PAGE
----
This is not to say AAP is corrupt or that a proof for completeness can ever be given, but it just goes to show that their system offers no significant transparency over and above from what other parties provide.

Now here is the thing. It is perfectly fine to want to have a big bunglow or to have a nice sarkari vehicle or to have a posse that clears the hoi polloi from your path or to avoid the aam aadmi in a private jet provided by a sympathetic media house. That’s why people go into politics.  They want the power. They want the perks. If we allow managers their perks, and bankers their perks, why not politicians? After all we should not be like Manoj Kumar, to turn our noses up at evil doctors who ask for fees. What one expects from the political class is a certain standard of efficiency and a certain standard of honesty (in that they will not be looting the nation of millions of dollars) and a certain standard of fairness (in that they will not let their supporters run amok on those that are not their supporters), not that politicians should have to  embrace poverty and public transport and the general life of the common man . Doesn’t happen in most places of the world, will definitely not happen in India.

It is also perfectly fine once you embrace the game of thrones to wheel and deal and sleep with the devil .In democracies, realpolitik means that are no permanent enemies, alliances are formed opportunistically, backs have to be scrubbed, flip-flops are inevitable , media is manipulated, stunts designed for television have to be cynically synthesized for some “may I hebb your attention pliss”  and money is needed, often from people who don’t want their names known.  Among AAP’s many pivots, none perhaps been as egregious as its attempt to get close to the Congress, because realistically it’s only chance of getting to the Center is an alliance with the Congress. Hence, despite the bluster against Vadra, the Chief Minister’s candidate of AAP for Haryana was announced to be an ex-advisor to Rahul Gandhi (now with him being a Lok Sabha candidate from the area, I don’t know what’s the status of that) and despite the genesis of the party from a movement against corruption (it was called Indians Against Corruption, if I recall) Kejriwal now says that communalism is a bigger target than corruption, which is to be parsed very simply as “Our primary enemy is BJP”, while Congress is now officially a frenemy. 

 This kind of bait-and-switch and opportunism is all part and parcel of the political game and every party engages in it, and mature people should be able to accept that.

These things become problems only when you try to enforce the Alok Nath image for yourself. It’s then that you have painted yourself into a corner. On one hand, the ideal must be maintained to keep up the pretense of “revolution” and “super-honesty” and yet, for the sake of being in the game, sleazy realpolitik has to be continuously engaged in,that runs counter to this very ideal.

 This deliberate dissonance between what they say and what they do then has become the fundamental dishonesty behind Kejriwal’s politics. For those uninitiated into the cult of Kejri, I believes this dishonesty forms one of the biggest barriers in accepting his whole idea of honesty-based politics without a derisive smirk.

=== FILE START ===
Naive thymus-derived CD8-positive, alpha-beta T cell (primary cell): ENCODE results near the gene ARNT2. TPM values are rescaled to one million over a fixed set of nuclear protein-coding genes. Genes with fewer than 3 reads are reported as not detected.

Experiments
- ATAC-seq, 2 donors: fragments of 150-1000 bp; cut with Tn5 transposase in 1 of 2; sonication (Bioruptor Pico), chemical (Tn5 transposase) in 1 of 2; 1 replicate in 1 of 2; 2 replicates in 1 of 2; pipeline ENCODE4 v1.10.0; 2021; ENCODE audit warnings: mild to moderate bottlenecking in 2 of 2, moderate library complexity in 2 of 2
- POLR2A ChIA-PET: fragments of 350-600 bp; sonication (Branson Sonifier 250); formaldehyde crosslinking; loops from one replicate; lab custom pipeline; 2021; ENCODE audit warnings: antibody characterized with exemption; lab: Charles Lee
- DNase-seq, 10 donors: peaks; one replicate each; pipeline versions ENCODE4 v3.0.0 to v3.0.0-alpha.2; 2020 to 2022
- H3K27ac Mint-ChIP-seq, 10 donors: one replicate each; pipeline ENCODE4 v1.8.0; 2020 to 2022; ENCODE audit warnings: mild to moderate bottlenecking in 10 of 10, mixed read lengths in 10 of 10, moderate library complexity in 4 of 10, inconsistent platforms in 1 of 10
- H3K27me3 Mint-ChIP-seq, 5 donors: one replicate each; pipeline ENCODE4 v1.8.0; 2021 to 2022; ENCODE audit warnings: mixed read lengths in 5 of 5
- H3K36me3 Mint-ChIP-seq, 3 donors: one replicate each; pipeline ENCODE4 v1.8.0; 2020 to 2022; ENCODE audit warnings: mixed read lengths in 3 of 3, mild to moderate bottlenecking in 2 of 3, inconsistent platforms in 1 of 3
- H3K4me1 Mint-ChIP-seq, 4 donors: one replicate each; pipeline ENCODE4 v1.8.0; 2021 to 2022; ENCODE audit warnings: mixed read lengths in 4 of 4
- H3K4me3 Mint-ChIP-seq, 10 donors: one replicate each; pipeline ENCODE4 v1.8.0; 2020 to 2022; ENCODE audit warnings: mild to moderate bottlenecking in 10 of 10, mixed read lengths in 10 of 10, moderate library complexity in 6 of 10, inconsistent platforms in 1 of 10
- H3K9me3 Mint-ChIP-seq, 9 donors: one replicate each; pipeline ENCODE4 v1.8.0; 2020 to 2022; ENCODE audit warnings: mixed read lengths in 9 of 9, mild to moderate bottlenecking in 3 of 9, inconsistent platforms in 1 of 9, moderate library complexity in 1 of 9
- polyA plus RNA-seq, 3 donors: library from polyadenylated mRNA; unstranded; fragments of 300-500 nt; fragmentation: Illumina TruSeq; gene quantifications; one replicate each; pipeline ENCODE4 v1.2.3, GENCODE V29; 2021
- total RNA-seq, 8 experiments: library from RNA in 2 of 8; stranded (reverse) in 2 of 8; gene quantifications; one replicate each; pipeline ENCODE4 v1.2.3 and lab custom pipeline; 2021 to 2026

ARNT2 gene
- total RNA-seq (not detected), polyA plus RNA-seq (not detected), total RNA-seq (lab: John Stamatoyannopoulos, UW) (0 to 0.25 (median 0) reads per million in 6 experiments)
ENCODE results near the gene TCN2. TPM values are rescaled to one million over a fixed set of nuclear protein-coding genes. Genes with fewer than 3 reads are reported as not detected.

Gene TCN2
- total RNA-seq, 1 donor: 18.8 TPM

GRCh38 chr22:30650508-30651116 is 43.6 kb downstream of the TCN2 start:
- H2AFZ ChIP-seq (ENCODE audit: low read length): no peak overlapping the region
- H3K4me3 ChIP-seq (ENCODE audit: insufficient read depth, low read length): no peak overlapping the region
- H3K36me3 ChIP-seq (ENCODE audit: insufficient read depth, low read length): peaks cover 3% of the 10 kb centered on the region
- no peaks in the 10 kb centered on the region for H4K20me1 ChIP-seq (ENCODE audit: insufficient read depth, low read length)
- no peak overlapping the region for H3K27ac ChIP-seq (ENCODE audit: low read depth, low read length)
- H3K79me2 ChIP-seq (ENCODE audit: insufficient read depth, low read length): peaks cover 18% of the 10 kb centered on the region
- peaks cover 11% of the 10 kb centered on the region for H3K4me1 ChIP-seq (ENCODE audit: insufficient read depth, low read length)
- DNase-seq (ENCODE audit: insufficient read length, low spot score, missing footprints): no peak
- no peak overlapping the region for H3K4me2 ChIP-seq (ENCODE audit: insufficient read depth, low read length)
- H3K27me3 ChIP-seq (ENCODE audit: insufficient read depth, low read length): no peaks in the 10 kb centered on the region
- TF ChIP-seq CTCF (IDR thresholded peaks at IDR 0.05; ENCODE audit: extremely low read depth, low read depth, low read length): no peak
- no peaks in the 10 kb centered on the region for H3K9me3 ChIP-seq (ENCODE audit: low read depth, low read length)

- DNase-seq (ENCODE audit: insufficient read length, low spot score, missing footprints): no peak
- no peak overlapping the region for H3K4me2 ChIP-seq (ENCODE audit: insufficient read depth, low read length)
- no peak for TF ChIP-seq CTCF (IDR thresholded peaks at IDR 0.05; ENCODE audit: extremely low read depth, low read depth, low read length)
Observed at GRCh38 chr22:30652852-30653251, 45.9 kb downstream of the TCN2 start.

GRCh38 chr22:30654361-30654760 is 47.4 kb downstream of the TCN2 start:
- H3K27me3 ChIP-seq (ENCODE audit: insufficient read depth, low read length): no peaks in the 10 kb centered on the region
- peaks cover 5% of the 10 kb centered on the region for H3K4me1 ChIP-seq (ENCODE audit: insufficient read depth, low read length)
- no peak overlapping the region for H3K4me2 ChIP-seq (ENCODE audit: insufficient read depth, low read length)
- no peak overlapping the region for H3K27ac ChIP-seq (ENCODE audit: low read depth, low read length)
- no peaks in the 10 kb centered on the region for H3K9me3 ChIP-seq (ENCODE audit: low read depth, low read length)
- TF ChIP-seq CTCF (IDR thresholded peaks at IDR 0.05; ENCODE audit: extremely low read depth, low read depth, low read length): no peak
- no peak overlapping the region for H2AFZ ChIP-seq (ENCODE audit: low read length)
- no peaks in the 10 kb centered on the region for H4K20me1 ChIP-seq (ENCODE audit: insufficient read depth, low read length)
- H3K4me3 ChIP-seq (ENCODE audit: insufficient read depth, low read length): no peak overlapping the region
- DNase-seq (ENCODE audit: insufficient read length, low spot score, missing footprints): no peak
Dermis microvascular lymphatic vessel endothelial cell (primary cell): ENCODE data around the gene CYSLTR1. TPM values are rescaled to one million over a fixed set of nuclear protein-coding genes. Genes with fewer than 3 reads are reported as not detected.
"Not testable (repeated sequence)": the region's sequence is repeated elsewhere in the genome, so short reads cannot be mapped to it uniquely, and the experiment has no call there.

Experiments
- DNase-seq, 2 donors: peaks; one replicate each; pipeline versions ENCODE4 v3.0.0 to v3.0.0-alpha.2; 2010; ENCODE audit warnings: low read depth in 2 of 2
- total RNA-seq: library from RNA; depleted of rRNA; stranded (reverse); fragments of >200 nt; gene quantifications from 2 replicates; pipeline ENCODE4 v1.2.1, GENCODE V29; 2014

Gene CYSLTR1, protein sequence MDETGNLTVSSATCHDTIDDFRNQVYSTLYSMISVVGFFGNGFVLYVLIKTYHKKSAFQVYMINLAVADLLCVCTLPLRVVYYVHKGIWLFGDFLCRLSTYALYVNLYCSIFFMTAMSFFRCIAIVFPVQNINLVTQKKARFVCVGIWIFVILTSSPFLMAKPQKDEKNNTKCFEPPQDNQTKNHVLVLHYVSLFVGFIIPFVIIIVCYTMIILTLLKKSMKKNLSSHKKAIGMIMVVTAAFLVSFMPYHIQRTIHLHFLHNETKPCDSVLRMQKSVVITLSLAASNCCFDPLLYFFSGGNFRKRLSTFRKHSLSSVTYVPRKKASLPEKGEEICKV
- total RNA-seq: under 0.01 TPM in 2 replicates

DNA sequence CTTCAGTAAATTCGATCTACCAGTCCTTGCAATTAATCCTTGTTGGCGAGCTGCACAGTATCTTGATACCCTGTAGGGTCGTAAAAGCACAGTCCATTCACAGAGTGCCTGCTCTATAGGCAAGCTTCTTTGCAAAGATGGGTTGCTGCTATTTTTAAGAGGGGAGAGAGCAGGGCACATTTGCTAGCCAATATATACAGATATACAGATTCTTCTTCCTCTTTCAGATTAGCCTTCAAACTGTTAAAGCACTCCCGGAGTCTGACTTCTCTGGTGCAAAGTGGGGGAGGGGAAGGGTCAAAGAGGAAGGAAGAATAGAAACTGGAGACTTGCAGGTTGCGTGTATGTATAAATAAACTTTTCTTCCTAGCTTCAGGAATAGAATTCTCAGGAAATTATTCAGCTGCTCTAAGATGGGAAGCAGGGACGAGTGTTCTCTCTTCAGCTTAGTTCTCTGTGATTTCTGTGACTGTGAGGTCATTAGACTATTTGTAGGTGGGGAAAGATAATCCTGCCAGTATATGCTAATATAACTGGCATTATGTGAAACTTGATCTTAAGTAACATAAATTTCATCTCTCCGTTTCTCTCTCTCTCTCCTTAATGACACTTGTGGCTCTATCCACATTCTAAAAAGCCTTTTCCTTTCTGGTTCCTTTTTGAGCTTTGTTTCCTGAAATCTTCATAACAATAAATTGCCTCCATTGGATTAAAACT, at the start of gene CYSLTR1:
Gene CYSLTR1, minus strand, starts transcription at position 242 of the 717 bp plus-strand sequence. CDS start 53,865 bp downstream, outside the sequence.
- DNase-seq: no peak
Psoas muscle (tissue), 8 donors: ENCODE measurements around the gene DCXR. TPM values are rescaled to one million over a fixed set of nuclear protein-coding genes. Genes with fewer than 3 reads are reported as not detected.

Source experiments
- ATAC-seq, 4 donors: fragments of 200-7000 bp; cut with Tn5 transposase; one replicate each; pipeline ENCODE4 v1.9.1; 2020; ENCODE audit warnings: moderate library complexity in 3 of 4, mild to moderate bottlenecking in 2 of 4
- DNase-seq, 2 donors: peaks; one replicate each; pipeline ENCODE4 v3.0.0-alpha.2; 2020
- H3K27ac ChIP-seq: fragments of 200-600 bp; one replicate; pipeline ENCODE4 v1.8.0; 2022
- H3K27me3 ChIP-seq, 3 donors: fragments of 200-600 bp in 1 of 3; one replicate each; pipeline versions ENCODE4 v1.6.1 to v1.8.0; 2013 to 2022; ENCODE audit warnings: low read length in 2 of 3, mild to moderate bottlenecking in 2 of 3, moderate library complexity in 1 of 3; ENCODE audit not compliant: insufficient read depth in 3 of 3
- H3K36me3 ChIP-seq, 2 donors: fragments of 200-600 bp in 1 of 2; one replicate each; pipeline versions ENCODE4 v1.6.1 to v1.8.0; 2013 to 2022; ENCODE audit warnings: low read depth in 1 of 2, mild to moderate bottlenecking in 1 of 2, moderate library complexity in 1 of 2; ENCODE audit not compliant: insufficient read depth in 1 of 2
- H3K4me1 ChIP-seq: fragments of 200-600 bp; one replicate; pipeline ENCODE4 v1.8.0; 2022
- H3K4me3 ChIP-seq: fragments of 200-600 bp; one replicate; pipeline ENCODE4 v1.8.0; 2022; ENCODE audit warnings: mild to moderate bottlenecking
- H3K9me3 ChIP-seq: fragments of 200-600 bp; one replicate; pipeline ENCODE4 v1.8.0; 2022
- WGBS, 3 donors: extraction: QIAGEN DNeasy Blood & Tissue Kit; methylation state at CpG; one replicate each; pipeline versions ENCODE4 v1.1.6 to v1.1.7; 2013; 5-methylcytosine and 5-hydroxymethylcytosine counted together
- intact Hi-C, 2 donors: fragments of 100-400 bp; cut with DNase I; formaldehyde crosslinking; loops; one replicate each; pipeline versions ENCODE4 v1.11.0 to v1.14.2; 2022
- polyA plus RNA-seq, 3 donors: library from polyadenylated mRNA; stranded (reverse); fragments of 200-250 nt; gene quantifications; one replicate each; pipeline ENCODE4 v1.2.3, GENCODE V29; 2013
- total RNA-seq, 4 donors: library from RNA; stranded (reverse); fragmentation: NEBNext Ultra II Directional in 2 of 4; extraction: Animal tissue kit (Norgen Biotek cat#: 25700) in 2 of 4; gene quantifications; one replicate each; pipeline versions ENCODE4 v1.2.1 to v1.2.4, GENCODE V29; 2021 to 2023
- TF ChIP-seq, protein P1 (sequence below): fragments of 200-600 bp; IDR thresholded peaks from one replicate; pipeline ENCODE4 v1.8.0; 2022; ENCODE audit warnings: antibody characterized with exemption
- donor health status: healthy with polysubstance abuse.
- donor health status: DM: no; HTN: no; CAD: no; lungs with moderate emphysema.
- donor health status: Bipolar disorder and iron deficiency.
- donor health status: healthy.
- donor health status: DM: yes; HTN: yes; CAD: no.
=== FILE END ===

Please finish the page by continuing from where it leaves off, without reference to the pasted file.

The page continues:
And it needn’t be. If AAP could just accept it is another party and a not a movement or revolution , with none of the shows of Hangalian honesty and Manoj Kumarish patriotism and the “tucchya naganya” self-deprecation, and just promise good governance, decent policy and equal treatment of all citizens while pragmatically playing the game that everyone else plays without the “I am better than you”  song-and-dance, that honesty itself would make it a more compelling political choice, at least for me.

But alas they don’t. Because then they would lose the base of dittoheads.

One can say, and many do, that “yeh to sab theek hai” but the reason we love Kejriwal, is that unlike the other parties, he and his gang have not stolen crores of rupees or been responsible for communal riots or have pulled down religious structures. Given the nature of our politics, the bar is set pretty low for acceptance and even though Kejriwal has not exactly covered himself with glory,  his band of urbane and educated fellow travelers, are at least not the criminals and the history-sheeters and the shamelessly corrupt that the others field for years on end.

This seems like a fair point to make. In the next post, I shall take a closer look at it.

[Next: Deconstructing Kejriwal Part 3]

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29 thoughts on “Deconstructing Kejriwal Part 2

  1. Pingback: Deconstructing Kejriwal Part 2 | India Policy Watch

  2. Pingback: Deconstructing Kejriwal Part 1 | Random Thoughts of a Demented Mind

  3. Good posts on deconstructing Modi and now Kejriwal. Enjoying every bit of the analysis although it gives me a headache thinking about the whole situation. Kudos to you for thinking through the political scenario and laying it out for us.

    Sorry for wielding my Grammar Nazi baton but the post has a typo in “For those uninitiated into the cult of Kejri, I believes this dishonesty form one of the biggest barriers in…” It should be “For those uninitiated into the cult of Kejri, I believe this dishonesty forms one of the biggest barriers in…”.

  4. I am noticing that the Kejri cult in India is wilting and shrinking faster than the Aap zombies outside India. For some reason the NRI Aap zombies are still wearing their “Bahut hi krantikari” Che Guevara like attitude longer than their Indian counterparts.